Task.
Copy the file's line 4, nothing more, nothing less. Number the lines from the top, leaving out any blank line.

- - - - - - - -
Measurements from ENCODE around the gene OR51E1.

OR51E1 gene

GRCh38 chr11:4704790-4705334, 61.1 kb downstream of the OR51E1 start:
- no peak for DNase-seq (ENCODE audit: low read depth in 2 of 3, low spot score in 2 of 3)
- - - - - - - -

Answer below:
- no peak for DNase-seq (ENCODE audit: low read depth in 2 of 3, low spot score in 2 of 3)